© 2013 Palatine Welding Company
- All rigths reserved.

Mobile Lab Metal Cabinet

September 23, 2014 - Author: don.ellis

Palatine Welding recently helped a Science Lab put together a Mobile Lab steel cabinet that will ship all over the world to show off a new technology.

Comments are closed - Categories: Uncategorized

Waste Water Systems

September 18, 2014 - Author: don.ellis

We are just finishing up a Waste Water Systems project that will ship to a
location near Salt Lake City, Nevada.
We are very appreciative of our customer in this industry.
It is a very challenging business, and the bar is set high for quality
and efficiency of production.
Palatine Welding meets and exceeds these challenges on these types of
Industrial Project as well as other industrial projects.
These are S304 Stainless Steel Tanks with mixing and agitating assemblies inside.
The Round Hopper Bottom Tank exterior is Insulated and Cladded.

Comments are closed - Categories: Uncategorized

Generation Next

August 5, 2014 - Author: don.ellis

Meet the Next Generation, helping out in the family business while on school break.
Blake and Jamie are lending a hand just like there Mom “Robin” did back in the early 80s

Tori is also swinging in from time to time to lend a hand, just as her Mom “Jennifer” had done back then also.

They are a great help and we’re happy to have them coming around to lend a hand.

Comments are closed - Categories: Uncategorized

Thermal Polution System

May 28, 2014 - Author: don.ellis

We are just wrapping up a large Thermal Pollution Control System Weldment for a World wide Engineering Co. specializing in such systems. These projects are large Cylindrical Weldments with Carbon Steel Exteriors, and High Heat Alloy Stainless Steel interiors. All Chambers must be Leak Tight Construction and Thermal Insulated.
If you are in need of Systems Weldments, Large or Small, in stainless steels, carbon steels, or aluminums, you should be talking with us about what we can do for you to manufacture these systems to your specific needs.

Comments are closed - Categories: Uncategorized

Metal Munchers at Work

July 17, 2013 - Author: don.ellis

We built this Structural Steel for an Oil Processor about 2 years ago. It has served it’s purpose, and the Metal Munchers are doing there job. Not to worry, it’s completely recyclable. Hopefully we will be building another one soon.
Structural Steel Frame Munched 7-2013

Comments are closed - Categories: Uncategorized

The Story of Steel

June 28, 2013 - Author: don.ellis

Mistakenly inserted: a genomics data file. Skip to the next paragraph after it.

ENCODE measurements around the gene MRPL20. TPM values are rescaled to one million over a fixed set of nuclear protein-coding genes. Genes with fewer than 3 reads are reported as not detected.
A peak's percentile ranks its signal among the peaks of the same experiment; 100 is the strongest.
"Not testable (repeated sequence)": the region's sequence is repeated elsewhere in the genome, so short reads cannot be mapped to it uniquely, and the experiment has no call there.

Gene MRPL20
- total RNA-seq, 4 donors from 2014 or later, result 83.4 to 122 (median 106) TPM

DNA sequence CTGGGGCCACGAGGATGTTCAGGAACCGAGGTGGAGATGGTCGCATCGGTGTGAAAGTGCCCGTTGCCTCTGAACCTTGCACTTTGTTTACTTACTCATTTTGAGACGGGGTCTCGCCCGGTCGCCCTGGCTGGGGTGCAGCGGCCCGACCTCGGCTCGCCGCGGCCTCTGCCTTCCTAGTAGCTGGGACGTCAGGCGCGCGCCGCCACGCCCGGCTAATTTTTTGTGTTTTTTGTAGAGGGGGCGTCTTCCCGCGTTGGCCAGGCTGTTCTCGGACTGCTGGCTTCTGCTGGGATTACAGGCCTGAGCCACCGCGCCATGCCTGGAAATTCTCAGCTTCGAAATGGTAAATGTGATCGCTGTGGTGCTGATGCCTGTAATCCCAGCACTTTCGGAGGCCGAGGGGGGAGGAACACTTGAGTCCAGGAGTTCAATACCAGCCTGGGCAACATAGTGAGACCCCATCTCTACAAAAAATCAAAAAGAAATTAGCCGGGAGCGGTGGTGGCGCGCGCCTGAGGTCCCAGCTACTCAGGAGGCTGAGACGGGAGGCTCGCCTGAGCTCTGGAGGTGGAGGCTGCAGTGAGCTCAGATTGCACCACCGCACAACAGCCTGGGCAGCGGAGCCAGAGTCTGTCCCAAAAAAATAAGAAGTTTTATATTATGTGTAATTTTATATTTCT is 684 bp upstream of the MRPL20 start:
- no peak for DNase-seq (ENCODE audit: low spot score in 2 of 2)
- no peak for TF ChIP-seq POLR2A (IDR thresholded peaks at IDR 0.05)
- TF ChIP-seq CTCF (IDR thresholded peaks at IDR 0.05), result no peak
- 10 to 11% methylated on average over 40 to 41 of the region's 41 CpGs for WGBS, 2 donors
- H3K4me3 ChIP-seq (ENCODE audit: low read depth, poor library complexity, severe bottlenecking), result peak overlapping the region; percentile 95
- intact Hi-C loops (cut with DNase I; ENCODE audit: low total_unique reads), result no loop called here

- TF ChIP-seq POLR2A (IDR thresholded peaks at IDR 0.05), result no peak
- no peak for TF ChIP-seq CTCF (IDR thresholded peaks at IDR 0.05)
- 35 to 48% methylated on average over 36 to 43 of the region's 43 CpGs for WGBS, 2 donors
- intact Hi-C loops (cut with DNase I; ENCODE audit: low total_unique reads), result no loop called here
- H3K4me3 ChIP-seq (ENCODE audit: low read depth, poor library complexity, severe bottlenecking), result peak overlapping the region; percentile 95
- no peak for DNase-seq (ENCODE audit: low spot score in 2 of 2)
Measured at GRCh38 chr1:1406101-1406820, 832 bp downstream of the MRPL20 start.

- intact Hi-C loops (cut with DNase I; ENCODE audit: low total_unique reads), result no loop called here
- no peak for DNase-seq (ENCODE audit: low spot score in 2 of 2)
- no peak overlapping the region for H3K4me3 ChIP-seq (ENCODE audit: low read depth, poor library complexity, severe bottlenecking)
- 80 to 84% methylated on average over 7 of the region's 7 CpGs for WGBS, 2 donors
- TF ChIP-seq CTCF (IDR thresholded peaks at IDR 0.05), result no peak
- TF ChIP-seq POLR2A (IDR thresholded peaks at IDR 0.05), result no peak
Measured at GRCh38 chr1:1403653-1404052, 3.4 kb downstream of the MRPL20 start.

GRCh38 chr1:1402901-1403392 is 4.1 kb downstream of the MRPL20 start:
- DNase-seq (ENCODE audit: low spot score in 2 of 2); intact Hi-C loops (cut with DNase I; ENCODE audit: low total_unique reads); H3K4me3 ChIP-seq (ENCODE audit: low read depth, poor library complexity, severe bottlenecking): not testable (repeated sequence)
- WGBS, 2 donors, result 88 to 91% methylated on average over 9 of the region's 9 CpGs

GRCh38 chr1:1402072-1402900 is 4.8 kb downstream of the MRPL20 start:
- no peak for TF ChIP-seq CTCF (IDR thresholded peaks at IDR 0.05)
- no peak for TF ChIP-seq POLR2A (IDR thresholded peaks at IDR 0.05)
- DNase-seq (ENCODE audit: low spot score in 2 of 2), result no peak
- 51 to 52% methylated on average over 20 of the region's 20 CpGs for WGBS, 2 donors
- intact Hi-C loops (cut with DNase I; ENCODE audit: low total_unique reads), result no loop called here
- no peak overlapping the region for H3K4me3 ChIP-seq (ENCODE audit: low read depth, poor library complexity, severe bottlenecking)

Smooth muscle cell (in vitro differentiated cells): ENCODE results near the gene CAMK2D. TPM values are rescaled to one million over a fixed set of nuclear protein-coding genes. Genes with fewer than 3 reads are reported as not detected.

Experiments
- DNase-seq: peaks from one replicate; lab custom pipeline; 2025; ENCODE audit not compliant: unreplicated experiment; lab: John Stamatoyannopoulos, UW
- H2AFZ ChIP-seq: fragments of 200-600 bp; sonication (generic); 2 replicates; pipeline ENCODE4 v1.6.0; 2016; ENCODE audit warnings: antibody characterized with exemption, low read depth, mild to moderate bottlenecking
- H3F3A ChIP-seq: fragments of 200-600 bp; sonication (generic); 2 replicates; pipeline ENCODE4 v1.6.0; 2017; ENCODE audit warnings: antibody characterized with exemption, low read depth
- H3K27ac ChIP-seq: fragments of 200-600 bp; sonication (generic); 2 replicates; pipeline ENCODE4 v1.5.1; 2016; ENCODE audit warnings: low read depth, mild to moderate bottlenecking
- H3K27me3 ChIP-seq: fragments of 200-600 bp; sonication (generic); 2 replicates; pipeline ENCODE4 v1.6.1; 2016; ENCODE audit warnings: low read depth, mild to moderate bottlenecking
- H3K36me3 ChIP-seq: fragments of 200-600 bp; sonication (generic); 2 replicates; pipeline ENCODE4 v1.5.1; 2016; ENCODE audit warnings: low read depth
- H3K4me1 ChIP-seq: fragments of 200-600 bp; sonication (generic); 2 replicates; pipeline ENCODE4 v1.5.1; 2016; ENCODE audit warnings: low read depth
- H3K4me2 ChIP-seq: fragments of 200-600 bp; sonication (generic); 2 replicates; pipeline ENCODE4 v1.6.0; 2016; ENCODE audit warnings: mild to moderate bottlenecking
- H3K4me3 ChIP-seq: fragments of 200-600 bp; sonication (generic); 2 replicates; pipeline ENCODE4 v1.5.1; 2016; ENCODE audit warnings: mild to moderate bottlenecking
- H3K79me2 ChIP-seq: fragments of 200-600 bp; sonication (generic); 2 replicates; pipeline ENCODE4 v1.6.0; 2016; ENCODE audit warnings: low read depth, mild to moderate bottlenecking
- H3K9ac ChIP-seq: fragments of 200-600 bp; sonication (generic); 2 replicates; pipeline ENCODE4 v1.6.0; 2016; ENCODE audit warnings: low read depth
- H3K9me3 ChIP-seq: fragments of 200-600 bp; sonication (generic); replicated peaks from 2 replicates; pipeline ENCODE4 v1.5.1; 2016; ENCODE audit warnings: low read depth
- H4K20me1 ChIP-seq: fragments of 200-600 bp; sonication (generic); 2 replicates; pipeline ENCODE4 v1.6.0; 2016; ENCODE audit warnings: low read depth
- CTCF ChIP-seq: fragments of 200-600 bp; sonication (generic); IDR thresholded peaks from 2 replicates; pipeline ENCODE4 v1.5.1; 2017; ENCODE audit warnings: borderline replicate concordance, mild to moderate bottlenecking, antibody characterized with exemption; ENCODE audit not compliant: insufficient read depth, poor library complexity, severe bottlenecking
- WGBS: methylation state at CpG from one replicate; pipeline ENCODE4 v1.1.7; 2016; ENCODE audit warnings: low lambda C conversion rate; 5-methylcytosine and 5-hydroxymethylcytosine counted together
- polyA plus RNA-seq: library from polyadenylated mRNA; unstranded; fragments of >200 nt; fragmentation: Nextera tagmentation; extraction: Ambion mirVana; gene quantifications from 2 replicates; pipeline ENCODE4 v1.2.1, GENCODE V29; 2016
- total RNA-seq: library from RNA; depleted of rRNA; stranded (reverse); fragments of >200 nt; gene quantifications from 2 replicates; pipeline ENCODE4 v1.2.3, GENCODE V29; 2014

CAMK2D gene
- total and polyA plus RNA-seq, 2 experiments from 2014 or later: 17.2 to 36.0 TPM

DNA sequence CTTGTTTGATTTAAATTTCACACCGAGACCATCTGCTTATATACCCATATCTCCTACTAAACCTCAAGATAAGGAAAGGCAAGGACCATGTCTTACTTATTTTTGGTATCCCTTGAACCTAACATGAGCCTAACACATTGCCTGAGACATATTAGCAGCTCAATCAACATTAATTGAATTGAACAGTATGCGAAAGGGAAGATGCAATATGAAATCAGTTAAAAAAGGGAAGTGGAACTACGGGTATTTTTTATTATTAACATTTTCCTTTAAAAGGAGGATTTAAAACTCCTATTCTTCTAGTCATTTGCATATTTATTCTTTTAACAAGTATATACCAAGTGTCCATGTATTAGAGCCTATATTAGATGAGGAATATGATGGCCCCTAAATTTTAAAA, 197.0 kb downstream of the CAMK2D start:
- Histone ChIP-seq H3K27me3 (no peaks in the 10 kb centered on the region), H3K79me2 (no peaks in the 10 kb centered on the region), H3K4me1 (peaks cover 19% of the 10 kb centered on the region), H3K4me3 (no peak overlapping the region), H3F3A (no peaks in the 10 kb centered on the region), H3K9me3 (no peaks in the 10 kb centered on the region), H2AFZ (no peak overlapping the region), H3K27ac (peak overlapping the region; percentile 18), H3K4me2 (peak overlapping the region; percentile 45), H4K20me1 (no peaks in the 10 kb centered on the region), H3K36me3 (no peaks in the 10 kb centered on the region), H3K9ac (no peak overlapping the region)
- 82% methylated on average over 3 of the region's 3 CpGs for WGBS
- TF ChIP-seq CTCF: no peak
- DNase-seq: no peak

The story of Steel
The oldest human evidence of steel is an iron utensil, believed to be a knife, found in an archeological sight in Turkey. That utensil dates back 4000 years.

In the 4th century BC, steel in the form of Protective Clothing and Weapons started showing up predominantly on the Liberian Peninsula, and in ancient Rome.

In these ancient times it was very difficult and thus very expensive to produce items from steel. It was only done when there was no other material that would serve the purpose as well. That purpose would have been the manufacture of Knives, Axes, Swords, Helmets, Etc.

In Modern times the Manufacture of steel has been achieved much more efficiently then possible in those ancient times, with the advent of Blast Furnaces for melting the Iron ores used in steel production.
So much of the things that mankind has achieved, and the way we live our lives today would not be possible without these abilities to process steel from Iron Ore.

About 95% of Steel produced today is produced from Iron Ore. The supply of Iron Ore in the world is not inexhaustible however. At the rate of consumption it is estimated that we could run out of this mineral in approximately 65 years.
The good part of this story is that Steel is completely recyclable. In fact it’s probably the most recyclable material in the world.

You cannot burn it and vaporize it, as is the case with Petroleum based products or wood products.
Steel will simply melt or rust. If it melts, it will cool and it’s still steel. If it rusts, it is then just degrading in time and in nature back to the mineral that it originally was.

It is this property of being solid in ambient temperature, and molten or liquid when heated that has made this material so valuable to us.

In it’s liquid form, it can be poured into molds to create shapes for required usages. This process would be called Casting or molding. Cast iron is still widely used in industry.